Equally, Grace – the surname a nod towards the peaceful acceptance of his lot Roy is struggling towards – and his lieutenant Detective Inspector Glenn Branson, played on-screen by Richie Campbell, are slightly less to the fore in the new book.
Is there a danger Roy gets so senior he might not be able to investigate anymore? “It’s why he’s always resisted promotion,” smiles Peter.
“Even at Detective Superintendent level, which he is now, the majority would just be pen-pushing, but there’s nothing to stop them going out and getting their hands dirty and that’s what Roy loves doing. I know one former Sussex Chief Constable who liked to go out in a traffic car and stop people speeding himself.”
It’s unlikely any other author working today has such a close relationship with the forces of law and order. Having met then Detective Inspector David Gaylor – often described as the “real-life Roy Grace” – a quarter of a century ago, the pair became friends and later collaborators. “That opened doors but you’ve got to work at it. People ask how I’ve got this access – it’s because I make a big effort,” says Peter.
A long-standing patron of the Sussex Police Charitable Trust, he has to date sponsored three police cars in Brighton and Hove.
“I try to give something back by showing the world what it’s really like to be a police officer. When they go out in the morning, they don’t know if they’re going to come back with their face intact or even come back at all. They get spat at, kicked, beaten and they see the most terrible things.
“A friend of mine is a traffic officer in Sussex and, about ten years ago, he got called to a suspicious-looking car. He opened the boot and found two dead children, aged two and three, inside.
“They had been killed by their mother after a bitter divorce. He had to try and resuscitate them until the paramedics got there, and later go home and bathe his own young children.
‘He’d round homes, the them, back “When the public gets angry, they’re getting cross about a fraction of one percent of a quarter of a million people who daily put their lives at risk, are not well paid and do it as a vocation. That’s why I’m defensive.”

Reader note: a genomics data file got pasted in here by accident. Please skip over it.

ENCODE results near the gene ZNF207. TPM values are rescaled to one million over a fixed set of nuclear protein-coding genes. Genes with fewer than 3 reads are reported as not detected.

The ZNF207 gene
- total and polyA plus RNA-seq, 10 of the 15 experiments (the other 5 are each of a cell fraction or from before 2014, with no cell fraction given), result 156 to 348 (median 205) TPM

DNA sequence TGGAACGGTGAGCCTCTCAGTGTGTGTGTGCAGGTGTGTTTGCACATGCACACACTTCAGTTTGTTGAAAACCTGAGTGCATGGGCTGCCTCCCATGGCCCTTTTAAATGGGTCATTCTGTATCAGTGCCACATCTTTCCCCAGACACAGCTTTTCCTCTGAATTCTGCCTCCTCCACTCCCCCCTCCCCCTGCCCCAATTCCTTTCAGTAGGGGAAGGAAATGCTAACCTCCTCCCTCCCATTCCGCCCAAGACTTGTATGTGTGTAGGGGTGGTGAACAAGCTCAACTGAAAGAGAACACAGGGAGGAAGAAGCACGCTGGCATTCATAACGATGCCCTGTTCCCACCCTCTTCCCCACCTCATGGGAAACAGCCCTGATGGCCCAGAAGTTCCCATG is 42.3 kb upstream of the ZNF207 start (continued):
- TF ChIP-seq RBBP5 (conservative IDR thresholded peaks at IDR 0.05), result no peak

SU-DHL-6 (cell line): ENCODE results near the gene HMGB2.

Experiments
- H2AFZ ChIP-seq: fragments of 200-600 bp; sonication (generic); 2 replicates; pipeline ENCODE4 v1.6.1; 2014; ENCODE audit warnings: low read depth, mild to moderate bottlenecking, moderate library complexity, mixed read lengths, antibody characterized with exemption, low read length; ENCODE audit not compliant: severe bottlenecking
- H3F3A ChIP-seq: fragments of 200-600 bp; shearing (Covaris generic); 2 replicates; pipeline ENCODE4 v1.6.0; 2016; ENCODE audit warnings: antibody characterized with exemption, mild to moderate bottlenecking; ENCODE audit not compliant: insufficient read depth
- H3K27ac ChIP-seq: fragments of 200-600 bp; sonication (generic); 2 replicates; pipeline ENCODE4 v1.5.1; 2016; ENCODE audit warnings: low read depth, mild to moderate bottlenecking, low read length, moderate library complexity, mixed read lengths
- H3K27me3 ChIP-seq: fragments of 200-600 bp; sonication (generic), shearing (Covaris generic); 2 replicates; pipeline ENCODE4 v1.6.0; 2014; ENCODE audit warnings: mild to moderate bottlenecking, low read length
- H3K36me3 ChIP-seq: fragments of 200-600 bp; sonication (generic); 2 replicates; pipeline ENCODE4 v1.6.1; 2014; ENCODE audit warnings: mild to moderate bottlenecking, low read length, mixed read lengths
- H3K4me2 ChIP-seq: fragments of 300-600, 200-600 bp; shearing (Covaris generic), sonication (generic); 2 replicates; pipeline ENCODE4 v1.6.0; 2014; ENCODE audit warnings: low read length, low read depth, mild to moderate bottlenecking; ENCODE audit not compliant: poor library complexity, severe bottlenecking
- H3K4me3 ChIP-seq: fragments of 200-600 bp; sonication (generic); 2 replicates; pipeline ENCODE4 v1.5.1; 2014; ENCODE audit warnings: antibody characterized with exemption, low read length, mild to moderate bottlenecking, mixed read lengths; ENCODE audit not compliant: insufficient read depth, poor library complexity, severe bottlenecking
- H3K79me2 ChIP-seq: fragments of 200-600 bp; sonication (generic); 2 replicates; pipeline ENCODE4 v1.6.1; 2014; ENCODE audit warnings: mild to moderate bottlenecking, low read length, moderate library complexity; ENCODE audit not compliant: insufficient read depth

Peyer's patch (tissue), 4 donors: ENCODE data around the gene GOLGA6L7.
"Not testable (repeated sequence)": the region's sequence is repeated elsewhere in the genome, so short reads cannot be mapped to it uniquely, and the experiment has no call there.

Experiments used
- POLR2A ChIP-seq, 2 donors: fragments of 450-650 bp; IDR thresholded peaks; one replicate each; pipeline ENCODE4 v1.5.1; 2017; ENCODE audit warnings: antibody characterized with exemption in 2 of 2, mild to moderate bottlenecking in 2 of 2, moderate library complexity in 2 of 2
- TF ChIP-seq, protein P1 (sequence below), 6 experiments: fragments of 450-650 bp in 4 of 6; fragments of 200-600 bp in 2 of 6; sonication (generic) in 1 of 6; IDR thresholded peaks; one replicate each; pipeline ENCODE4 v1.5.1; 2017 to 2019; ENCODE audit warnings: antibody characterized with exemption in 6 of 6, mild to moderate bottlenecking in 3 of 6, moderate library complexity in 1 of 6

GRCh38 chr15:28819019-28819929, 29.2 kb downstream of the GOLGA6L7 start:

Not to say he won’t call out the cops when necessary. “What people want above everything else is to feel safe on the streets and in their homes and the police lost that completely over the last 20 years,” he admits. “Far too woke, far too PC, far too much time worrying about the criminal rather than the victim.
“The positives are that the police are, very largely, no longer institutionally racist or homophobic or sexist. And by and large, women can have a proper career on equal terms with men.” He adds: “But I will always be critical if I need to be.”
Has ITV’s hit adaptation, Grace, with John Simm playing Roy, changed anything as far as the books go, I wonder?
“I’ve always sat down to write and thought, ‘Hi Roy, how are you today? Hey Glenn, how’s your train crash marriage? Hi Norman, who have you p****d off this week?’
“Now I’ve got to know John Simm and Richie Campbell, and they’re great guys, plus Craig [Parkinson, who plays Norman Potting] and Zoe Tapper [Roy’s partner, Cleo], so when I sit down, I know exactly how they walk, talk, laugh and so on. But if you’d sat me down in 2003 when the first book was published with a photo-fit artist, John would’ve come up as Roy and Richie as Glenn.”
The first five books have been done; and with six, seven and eight are being filmed for next year, there’s every chance Grace will continue while ratings soar. But will Peter, 74 but with the buzzing energy of a person half his age, ever find time to retire?
As he starts to tells me about the new stage adaptation of short story Wish You Were Dead, starring Casualty’s George Rainsford as Roy, and I’m A Celeb winner Giovanna Fletcher as Cleo, due to open in February, it’s clear work energises him.
“I joke that if I retired I’d just write a book so there’s not much point,” he chuckles. “I remember the late Wilbur Smith being asked if he planned to retire. He replied, ‘When they lower me into my coffin, my arm will come out and write on the side, The End’.
“I think my mum was working up until a few hours before she died – she was the Queen’s glove maker – and as she got older, she cultivated younger and younger friends. She said, ‘Old people are so dull’. No disrespect, but I think it’s important to be in touch across the generations.”
Today he credits his marathon-running wife Lara, 44, with keeping him young and in touch. The couple spend the majority of their time on Jersey with a menagerie of animals.
Among Peter’s fans, perhaps the most famous is the Queen Consort who makes a (long-awaited) appearance in the new book, joining her husband, the then Prince of Wales, in presenting Roy with a gallantry medal. “Camilla came down and interviewed me on the set of Grace earlier this year, and I didn’t tell her she was going to be in the new book,” Peter admits.
“I’ve kept it as a surprise and I’m waiting for her to spot it. I did jokingly ask, ‘Would you like to be a character in Grace?’ and she replied, ‘I could be a dead body’.
“I have so much respect for her. Here she is, our new Queen, one of the few highprofile people actually supporting books. She goes from humble Roy Grace to Booker Prize winners to Dickens and Tolstoy – she’s a proper fan.”
Picture You Dead by Peter James (Macmillan, £20) is out now. To order for £18 with free UK P&P, call Express Bookshop on 020 3176 3832 or visit expressbookshop.com.
To book tickets for the Wish You Were Dead theatre show, click here.